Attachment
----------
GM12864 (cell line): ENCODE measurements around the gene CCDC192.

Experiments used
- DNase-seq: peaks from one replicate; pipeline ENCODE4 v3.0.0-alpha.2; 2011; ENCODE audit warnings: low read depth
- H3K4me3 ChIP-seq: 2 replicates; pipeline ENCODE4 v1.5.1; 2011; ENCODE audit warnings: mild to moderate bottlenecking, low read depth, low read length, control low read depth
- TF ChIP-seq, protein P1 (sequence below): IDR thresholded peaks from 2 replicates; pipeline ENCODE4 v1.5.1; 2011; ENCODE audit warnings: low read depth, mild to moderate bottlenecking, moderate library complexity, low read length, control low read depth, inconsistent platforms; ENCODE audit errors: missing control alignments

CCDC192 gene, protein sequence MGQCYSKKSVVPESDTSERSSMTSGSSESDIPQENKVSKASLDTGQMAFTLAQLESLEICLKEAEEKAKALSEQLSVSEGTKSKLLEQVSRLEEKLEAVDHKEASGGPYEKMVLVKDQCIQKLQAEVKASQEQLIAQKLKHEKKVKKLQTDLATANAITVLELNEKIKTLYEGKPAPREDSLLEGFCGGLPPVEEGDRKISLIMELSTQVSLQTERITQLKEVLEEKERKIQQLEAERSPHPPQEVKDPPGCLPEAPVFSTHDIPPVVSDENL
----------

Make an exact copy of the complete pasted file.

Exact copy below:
GM12864 (cell line): ENCODE measurements around the gene CCDC192.

Experiments used
- DNase-seq: peaks from one replicate; pipeline ENCODE4 v3.0.0-alpha.2; 2011; ENCODE audit warnings: low read depth
- H3K4me3 ChIP-seq: 2 replicates; pipeline ENCODE4 v1.5.1; 2011; ENCODE audit warnings: mild to moderate bottlenecking, low read depth, low read length, control low read depth
- TF ChIP-seq, protein P1 (sequence below): IDR thresholded peaks from 2 replicates; pipeline ENCODE4 v1.5.1; 2011; ENCODE audit warnings: low read depth, mild to moderate bottlenecking, moderate library complexity, low read length, control low read depth, inconsistent platforms; ENCODE audit errors: missing control alignments

CCDC192 gene, protein sequence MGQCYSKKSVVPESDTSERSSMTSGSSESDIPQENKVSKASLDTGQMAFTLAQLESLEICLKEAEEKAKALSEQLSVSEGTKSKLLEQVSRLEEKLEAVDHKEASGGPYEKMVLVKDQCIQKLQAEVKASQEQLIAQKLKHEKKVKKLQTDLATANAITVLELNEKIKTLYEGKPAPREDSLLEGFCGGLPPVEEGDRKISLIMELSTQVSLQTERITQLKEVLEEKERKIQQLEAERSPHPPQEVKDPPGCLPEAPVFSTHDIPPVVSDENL